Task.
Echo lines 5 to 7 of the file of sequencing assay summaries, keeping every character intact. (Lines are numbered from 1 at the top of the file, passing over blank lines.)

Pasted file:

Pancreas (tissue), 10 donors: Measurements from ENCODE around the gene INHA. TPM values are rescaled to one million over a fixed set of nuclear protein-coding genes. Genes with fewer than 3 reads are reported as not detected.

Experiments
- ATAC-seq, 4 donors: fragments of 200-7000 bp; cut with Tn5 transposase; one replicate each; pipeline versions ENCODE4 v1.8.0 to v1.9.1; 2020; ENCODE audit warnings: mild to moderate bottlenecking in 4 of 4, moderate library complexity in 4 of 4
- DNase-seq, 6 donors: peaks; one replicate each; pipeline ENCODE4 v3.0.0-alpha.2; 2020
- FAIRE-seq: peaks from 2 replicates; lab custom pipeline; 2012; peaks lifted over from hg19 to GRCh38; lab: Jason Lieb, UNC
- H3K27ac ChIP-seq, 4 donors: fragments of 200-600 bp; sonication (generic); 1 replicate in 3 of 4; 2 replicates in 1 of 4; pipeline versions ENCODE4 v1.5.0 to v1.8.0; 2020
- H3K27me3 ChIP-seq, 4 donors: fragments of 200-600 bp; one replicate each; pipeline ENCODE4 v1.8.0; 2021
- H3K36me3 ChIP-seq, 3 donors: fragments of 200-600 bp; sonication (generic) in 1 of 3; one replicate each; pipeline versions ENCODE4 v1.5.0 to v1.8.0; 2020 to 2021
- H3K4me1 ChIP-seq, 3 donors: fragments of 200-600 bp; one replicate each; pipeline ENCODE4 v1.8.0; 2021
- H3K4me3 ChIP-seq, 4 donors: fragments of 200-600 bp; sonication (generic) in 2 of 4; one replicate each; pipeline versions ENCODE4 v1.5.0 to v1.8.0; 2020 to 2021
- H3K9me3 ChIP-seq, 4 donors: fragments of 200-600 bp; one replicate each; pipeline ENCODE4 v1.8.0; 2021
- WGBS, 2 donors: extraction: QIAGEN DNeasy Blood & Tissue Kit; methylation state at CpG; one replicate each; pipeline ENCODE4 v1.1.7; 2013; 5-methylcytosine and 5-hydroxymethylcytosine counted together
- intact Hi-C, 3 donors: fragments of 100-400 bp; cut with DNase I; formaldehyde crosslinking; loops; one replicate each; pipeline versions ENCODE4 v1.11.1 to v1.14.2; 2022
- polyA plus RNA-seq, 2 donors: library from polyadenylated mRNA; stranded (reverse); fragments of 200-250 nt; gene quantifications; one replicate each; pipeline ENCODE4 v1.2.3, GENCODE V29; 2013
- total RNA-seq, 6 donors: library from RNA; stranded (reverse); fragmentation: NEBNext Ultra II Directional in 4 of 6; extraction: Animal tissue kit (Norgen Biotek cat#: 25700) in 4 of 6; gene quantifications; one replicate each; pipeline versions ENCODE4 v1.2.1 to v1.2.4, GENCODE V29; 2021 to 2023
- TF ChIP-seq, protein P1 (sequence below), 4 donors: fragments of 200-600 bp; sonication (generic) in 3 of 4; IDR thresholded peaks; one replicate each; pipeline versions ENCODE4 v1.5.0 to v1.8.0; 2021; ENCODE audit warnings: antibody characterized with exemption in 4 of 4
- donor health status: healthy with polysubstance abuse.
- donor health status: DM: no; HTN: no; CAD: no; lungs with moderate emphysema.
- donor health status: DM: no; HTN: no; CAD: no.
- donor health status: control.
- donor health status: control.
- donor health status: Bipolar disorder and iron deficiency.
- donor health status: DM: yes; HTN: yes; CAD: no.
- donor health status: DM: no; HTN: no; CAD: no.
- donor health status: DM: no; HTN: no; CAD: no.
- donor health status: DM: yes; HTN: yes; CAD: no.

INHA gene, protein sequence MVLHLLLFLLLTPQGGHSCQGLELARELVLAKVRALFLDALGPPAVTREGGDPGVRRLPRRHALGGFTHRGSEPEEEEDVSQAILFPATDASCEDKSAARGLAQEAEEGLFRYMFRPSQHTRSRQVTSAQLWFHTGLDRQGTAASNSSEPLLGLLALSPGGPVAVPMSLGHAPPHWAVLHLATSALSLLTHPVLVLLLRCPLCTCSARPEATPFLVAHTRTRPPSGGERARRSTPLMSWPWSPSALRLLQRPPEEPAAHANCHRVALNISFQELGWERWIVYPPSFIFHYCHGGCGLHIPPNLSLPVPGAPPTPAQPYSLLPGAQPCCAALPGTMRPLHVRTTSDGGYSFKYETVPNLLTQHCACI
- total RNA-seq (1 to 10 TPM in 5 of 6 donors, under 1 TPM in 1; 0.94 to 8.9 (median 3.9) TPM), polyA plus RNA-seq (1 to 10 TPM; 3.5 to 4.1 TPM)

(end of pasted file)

- FAIRE-seq: peaks from 2 replicates; lab custom pipeline; 2012; peaks lifted over from hg19 to GRCh38; lab: Jason Lieb, UNC
- H3K27ac ChIP-seq, 4 donors: fragments of 200-600 bp; sonication (generic); 1 replicate in 3 of 4; 2 replicates in 1 of 4; pipeline versions ENCODE4 v1.5.0 to v1.8.0; 2020
- H3K27me3 ChIP-seq, 4 donors: fragments of 200-600 bp; one replicate each; pipeline ENCODE4 v1.8.0; 2021